digging stick


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dig·ging stick

(dĭg′ĭng)
n. Anthropology
A rudimentary digging implement consisting of a pointed stick, sometimes with an attached stone or crossbar, used to loosen and till the soil and to extract plant foods.
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Think of it like this: In the beginning --or shortly thereafter--there was the Earth, and then along came the farmer, with his plow and his digging stick, and then 10,000 or so years later along came the computer.
Black-and-white drawings detail the simplicity of the digging stick, the intricacy of weaving, essential parts of an African glider, and the inner structure of the Egyptian pyramid.
A wooden digging stick from Border Cave dated to about 40,000 years ago was found in association with bored but broken stones likely used to weight such sticks.
In the cases described here, Pfeiffer noted that the punctured nature of the cranial lesions were indicative of impact with a pointed object such as a digging stick (unlike broader lesions characteristic of an object such as a falling rock or tree branch).
One of those was the economist Thorstein Bunde Veblen, who, when writing about Native American culture in 1915, understood that immaterial equipment [1915, 272] is far more valuable than the material equipment, hi a passage about the California Native Americans, Veblen wrote that, "the loss of the basket, digging stick, and mortar, simply as physical objects, would have signified little but the conceivable loss of the squaw's knowledge of the soil and the seasons, of food and fiber plants, and of mechanical expedients would have meant the present dispersal and starvation of the community.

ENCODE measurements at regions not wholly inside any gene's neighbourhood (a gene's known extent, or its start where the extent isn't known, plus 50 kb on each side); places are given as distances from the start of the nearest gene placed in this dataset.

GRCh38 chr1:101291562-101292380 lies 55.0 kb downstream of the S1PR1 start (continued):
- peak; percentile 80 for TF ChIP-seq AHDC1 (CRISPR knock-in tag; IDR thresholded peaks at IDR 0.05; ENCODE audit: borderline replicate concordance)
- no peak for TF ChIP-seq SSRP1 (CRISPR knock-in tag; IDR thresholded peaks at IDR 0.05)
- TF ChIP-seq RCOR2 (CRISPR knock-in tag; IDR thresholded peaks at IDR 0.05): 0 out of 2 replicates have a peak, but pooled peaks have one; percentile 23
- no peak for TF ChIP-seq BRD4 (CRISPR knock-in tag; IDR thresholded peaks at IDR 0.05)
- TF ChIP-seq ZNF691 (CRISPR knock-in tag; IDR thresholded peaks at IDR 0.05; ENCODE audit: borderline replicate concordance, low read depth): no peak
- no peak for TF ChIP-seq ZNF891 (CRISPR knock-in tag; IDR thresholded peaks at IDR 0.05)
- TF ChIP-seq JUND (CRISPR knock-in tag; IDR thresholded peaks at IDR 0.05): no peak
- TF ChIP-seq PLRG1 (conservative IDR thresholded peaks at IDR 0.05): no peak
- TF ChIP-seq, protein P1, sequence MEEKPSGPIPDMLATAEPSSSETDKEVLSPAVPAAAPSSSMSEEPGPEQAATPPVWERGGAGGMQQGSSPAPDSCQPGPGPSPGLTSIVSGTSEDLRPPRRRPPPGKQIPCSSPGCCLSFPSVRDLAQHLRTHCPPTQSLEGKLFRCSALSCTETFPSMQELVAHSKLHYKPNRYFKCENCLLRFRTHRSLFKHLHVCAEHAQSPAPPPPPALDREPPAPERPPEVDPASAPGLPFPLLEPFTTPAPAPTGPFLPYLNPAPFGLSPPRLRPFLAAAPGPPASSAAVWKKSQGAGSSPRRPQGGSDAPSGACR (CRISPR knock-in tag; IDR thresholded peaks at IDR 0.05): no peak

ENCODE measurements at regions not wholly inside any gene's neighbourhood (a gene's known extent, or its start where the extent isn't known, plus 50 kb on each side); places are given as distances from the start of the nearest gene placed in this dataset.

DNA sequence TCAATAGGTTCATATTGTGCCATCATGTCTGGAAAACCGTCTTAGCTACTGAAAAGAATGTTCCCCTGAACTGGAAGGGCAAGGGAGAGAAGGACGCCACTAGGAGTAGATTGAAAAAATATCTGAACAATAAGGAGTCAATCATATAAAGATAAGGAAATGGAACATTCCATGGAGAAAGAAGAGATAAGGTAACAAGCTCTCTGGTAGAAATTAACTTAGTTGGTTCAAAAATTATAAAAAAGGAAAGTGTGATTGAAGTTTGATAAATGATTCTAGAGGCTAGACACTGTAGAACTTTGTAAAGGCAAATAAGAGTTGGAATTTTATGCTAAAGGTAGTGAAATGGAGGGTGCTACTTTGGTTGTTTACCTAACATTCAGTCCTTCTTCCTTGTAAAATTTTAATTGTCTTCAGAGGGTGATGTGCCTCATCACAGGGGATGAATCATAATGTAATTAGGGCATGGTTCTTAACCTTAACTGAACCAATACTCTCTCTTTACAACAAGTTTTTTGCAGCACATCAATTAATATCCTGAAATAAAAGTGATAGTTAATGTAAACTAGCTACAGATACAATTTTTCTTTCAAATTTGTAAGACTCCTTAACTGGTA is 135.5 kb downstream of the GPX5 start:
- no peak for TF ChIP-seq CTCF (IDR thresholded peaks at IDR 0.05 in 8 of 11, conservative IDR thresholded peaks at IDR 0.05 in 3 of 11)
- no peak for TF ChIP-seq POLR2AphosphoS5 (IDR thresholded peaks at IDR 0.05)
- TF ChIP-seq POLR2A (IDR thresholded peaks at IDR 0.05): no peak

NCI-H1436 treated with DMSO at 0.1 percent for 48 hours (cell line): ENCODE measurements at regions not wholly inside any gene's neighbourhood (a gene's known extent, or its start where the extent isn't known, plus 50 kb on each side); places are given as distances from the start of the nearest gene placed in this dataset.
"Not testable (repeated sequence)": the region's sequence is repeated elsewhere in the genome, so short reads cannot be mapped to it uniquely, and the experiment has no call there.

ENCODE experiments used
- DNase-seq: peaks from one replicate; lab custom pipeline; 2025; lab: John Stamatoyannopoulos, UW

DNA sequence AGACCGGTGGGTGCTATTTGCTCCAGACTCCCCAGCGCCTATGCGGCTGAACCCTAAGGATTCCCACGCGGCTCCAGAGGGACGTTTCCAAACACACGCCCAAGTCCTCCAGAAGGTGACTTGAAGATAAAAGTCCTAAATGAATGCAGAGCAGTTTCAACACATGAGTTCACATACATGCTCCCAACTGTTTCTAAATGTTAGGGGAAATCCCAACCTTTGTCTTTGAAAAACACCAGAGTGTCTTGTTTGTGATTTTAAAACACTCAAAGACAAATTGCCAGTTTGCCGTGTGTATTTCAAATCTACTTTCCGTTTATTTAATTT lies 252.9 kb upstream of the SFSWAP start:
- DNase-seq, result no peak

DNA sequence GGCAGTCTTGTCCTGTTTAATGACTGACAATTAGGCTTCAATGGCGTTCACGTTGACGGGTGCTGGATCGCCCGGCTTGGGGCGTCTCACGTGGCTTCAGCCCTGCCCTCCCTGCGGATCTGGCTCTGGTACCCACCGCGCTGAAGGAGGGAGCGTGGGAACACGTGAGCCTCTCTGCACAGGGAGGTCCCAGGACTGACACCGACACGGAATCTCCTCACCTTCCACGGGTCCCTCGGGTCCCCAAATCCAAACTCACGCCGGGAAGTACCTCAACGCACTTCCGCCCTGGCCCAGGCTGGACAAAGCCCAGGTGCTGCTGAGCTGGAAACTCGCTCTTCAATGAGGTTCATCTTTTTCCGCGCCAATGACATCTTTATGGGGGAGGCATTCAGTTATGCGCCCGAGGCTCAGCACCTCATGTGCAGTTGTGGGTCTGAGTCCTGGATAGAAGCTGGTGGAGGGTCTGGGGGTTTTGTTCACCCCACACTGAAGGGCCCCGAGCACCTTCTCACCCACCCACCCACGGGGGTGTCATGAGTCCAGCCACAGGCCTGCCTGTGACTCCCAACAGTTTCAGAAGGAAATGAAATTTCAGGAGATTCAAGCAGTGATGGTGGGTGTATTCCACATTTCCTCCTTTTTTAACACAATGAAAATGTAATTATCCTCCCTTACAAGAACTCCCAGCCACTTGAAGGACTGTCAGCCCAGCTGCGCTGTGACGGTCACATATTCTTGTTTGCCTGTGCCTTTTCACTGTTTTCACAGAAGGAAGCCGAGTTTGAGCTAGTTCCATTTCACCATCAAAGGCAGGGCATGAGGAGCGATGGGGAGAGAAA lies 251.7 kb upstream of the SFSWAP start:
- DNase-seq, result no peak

According to the story, Lono was out digging his crops with an 'O'O, a digging stick, and stabbed himself in the foot," recalls Nakamura.
In the course of a second season of fieldwork in 1994, drain WD3 was investigated following the discovery of a wooden digging stick protruding from one ditch and the recovery of gourd fragments from the basal fill of another nearby ditch.
In hard soil the root can be a foot deep, and you'll need a good digging stick or a shovel to reach it.
Swain and Sullivan also say they observed Krantz pocket artifacts, including a "donut stone" used as a weight on a digging stick, and that the guide later placed this object on display alongside scores of other artifacts at the Smugglers Cove adobe.
Using spider silk as a ladder, the woman -- carrying her baby, the digging stick and the sacred turnip -- descended through the turnip hole and received a hearty greeting from the tribe.
Armed with digging sticks, shovels, trowels and screwdrivers, these explorers scour the hillsides for the telltale bunch of brilliant red berries that give away the location of one of the most valuable plants of the woods: ginseng.
Using radiocarbon dating, researchers pinpointed the ages of wooden digging sticks, ostrich eggshell beads, bone awls and stone flakes that may have been part of a sophisticated hunter-gatherer toolkit-cum-jewelry box.